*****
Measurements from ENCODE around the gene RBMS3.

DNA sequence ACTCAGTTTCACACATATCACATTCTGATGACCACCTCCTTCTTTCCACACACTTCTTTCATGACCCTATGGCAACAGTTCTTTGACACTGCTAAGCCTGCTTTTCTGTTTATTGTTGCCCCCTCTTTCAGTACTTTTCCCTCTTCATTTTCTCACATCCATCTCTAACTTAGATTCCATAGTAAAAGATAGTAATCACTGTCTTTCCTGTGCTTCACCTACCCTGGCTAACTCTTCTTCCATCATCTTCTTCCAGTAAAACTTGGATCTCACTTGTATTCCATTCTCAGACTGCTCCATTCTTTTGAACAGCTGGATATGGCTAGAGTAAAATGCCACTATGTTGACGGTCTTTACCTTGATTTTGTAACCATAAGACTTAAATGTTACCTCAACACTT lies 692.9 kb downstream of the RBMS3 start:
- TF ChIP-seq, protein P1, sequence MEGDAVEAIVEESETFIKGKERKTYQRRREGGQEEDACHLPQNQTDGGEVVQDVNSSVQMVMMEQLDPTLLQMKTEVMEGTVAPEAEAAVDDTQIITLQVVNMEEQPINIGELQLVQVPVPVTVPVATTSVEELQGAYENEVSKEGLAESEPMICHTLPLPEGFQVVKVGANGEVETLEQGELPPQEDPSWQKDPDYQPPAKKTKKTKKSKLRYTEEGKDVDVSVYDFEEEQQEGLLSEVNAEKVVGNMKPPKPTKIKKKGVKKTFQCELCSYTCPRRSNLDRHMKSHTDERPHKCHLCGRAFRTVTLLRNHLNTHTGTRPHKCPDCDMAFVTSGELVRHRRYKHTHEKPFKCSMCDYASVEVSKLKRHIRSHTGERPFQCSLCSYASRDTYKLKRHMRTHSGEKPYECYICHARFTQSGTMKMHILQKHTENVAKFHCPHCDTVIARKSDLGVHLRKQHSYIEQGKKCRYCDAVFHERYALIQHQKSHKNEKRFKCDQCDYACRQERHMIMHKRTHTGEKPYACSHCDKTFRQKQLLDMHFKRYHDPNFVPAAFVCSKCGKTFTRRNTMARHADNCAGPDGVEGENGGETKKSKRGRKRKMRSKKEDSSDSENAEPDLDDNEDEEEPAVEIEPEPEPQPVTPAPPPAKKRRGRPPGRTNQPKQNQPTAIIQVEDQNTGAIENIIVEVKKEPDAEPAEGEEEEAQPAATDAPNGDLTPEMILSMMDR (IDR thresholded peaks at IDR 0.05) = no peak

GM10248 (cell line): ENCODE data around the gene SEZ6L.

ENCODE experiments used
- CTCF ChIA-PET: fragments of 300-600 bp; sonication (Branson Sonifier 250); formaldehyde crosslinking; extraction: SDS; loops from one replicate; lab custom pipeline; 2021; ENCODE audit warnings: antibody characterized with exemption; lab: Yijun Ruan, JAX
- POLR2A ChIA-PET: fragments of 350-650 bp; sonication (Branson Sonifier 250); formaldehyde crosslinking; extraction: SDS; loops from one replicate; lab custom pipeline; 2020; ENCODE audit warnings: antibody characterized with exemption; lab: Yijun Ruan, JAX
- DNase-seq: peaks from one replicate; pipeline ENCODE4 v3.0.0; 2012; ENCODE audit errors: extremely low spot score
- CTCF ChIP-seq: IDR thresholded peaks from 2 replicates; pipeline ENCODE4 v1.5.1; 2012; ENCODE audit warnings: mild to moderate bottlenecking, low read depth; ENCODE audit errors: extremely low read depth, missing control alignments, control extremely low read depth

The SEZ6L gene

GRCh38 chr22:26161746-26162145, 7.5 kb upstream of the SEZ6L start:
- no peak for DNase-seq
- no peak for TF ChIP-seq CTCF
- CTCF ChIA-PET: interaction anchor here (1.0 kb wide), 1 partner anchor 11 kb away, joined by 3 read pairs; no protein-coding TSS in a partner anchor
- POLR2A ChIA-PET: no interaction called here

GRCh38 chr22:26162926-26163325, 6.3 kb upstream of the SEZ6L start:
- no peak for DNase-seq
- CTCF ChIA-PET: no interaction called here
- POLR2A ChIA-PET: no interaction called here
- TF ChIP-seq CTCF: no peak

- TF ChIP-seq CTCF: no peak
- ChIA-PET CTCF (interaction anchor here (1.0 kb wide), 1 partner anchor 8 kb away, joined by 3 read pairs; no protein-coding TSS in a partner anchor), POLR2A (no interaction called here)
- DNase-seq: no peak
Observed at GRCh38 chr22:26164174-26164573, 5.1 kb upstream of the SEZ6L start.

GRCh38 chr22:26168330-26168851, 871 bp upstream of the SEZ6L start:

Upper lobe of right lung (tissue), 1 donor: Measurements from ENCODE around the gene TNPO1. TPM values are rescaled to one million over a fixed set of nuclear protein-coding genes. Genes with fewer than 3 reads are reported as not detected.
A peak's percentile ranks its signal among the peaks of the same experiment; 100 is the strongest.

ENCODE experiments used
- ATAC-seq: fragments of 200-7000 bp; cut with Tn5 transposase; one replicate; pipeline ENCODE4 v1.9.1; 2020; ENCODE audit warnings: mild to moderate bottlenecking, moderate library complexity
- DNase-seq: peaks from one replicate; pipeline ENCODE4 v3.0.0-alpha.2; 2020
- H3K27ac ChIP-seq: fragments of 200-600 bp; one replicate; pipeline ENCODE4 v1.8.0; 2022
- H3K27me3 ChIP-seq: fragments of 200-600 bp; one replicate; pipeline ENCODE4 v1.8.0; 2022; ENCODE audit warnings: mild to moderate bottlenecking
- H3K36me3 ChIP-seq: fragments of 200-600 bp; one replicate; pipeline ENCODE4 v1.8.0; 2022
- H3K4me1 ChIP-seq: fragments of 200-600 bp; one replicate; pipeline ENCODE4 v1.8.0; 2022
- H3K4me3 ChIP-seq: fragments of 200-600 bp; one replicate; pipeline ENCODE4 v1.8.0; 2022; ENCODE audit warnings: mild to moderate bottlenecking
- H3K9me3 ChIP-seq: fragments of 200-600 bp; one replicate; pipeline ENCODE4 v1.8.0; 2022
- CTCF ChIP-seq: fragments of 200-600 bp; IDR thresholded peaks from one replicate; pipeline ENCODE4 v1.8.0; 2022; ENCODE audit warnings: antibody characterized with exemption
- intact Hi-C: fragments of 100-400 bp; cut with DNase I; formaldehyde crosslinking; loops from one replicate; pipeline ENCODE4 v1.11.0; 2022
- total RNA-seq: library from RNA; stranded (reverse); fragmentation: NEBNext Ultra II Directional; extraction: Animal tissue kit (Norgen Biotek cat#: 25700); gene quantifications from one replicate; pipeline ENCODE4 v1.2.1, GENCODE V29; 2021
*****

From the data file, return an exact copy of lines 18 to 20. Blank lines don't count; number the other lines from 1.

- CTCF ChIA-PET: no interaction called here
- POLR2A ChIA-PET: no interaction called here
- TF ChIP-seq CTCF: no peak